The Buddha in the Attic is a short novel depicting the lives and struggles of Japanese mail-order brides arriving in America in the years leading up to World War II. It is not one central story that follows a single character--or even a few. Instead, the author uses the first person plural narrative style (through the use of "we" and "our") to tell the stories of countless, mostly nameless women. The narrative begins on the boats, as the young girls share their dreams for the unknown future, and continues with their lives in America as they struggle to adapt to a new land and a new language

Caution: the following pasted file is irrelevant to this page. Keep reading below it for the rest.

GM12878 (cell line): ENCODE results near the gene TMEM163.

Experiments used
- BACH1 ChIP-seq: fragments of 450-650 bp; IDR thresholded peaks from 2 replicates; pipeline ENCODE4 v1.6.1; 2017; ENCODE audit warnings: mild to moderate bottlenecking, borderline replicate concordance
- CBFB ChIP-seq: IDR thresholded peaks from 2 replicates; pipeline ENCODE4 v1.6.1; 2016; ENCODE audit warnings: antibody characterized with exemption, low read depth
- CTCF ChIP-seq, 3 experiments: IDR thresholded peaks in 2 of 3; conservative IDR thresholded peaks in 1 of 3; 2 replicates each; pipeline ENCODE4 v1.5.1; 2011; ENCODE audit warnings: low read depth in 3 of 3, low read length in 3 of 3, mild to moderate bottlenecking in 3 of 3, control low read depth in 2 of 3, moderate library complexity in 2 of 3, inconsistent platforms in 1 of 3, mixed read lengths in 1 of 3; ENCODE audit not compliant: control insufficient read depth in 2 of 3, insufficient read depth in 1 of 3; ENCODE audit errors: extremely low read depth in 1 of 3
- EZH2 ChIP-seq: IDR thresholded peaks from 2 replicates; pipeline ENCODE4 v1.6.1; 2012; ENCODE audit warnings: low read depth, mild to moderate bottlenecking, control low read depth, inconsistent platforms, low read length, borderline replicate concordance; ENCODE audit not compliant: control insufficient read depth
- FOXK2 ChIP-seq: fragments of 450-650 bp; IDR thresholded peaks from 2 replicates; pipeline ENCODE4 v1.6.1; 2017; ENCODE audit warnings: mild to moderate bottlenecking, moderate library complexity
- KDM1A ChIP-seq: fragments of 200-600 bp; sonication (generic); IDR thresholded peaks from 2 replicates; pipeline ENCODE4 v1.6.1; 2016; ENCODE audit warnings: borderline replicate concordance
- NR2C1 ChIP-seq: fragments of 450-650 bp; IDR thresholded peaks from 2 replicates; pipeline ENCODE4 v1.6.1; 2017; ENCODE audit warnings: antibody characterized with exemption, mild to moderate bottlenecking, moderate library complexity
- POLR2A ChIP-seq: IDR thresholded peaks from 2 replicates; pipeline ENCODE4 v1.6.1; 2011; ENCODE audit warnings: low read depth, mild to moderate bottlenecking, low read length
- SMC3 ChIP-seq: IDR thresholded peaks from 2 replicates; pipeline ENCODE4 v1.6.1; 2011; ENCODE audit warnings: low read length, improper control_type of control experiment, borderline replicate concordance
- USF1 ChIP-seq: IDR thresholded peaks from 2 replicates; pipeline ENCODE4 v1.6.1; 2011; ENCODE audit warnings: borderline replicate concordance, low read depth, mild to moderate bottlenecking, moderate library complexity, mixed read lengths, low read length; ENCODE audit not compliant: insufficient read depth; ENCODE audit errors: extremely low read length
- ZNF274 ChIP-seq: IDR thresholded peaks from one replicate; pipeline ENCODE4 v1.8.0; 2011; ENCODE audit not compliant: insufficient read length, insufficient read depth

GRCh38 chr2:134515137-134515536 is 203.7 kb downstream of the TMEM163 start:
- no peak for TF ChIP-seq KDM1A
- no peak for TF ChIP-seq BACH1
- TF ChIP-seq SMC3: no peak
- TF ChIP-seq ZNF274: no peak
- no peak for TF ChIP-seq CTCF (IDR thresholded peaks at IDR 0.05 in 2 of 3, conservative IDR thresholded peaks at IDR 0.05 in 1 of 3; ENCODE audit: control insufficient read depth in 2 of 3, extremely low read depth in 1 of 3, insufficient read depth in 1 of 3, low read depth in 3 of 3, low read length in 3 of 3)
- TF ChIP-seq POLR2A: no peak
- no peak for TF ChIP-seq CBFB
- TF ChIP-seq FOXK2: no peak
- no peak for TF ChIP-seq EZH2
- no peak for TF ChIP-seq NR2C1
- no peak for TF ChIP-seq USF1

This book takes us to the early 1900s when male Japanese immigrant field workers were requesting so called mail order brides, where both parties were known to each other only via letters and pictures exchanged through the mail. In many instances the groom’s pictures were not even his real image, as they wanted to cover up their poverty and portray themselves as wealthy and handsome. Upon the brides’ arrival they found themselves living in shacks and working long, backbreaking hours to pick vegetables or fruits under the hot California sun.
This fiction book is a collection of memories of all